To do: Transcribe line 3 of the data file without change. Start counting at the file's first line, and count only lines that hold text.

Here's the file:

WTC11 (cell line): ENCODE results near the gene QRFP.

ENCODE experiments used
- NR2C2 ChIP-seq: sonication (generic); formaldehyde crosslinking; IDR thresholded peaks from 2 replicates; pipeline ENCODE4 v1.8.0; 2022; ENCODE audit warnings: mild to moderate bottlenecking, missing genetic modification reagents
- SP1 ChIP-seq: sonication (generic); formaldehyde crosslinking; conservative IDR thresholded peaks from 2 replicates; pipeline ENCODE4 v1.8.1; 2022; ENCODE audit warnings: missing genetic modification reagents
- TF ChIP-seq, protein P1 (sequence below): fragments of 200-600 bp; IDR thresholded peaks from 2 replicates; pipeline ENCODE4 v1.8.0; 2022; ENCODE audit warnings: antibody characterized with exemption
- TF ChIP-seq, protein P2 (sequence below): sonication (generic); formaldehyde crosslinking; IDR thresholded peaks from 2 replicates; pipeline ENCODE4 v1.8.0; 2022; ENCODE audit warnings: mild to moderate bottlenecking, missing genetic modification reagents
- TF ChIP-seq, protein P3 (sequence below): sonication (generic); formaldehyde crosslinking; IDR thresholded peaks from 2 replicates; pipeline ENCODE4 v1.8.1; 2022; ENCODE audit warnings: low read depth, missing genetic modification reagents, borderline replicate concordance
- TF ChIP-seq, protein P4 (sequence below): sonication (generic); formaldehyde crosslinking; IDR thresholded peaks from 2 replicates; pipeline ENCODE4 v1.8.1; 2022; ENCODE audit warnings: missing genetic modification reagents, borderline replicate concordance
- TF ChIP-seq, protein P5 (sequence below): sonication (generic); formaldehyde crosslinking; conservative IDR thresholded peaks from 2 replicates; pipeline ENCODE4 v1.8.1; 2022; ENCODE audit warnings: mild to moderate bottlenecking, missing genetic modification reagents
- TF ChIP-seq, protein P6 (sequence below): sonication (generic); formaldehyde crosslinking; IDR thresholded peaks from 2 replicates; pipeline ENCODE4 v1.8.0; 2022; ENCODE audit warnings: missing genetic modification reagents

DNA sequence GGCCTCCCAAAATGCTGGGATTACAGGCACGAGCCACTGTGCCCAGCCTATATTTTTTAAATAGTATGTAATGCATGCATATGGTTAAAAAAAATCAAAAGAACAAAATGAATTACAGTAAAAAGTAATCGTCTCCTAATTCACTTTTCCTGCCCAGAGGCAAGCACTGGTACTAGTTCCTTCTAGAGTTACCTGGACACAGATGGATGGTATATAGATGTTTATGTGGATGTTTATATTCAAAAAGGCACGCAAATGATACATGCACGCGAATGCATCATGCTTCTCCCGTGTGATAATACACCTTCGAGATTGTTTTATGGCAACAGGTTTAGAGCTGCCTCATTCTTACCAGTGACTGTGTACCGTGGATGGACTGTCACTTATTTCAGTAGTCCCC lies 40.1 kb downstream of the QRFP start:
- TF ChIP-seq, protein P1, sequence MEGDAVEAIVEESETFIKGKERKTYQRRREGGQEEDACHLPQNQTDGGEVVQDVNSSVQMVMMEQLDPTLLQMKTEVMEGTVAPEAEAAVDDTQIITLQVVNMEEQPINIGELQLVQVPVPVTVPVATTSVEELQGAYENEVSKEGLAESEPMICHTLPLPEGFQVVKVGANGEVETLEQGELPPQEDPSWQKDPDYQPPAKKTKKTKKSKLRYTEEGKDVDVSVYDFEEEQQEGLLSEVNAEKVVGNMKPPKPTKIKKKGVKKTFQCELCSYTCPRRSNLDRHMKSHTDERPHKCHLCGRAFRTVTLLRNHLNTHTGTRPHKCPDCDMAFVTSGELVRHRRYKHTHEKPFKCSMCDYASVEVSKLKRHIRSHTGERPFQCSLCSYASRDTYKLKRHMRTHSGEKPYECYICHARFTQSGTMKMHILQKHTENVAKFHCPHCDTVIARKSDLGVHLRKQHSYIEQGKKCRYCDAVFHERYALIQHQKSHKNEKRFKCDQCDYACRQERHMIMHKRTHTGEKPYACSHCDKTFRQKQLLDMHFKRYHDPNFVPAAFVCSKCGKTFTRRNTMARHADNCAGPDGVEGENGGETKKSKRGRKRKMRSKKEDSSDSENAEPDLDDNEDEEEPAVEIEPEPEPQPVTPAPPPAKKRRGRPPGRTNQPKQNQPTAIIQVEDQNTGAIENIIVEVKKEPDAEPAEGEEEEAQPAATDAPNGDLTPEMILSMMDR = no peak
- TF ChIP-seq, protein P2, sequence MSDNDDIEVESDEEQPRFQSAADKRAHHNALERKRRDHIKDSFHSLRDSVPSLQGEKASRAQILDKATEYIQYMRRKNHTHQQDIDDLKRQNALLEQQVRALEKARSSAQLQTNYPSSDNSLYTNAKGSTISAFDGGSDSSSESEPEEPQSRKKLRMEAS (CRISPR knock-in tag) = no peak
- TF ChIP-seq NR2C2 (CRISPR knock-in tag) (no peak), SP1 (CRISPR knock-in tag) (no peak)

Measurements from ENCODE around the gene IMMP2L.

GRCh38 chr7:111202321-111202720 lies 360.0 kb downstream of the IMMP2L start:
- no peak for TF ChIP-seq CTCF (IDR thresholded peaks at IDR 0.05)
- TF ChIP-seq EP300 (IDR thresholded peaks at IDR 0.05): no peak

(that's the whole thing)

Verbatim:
- NR2C2 ChIP-seq: sonication (generic); formaldehyde crosslinking; IDR thresholded peaks from 2 replicates; pipeline ENCODE4 v1.8.0; 2022; ENCODE audit warnings: mild to moderate bottlenecking, missing genetic modification reagents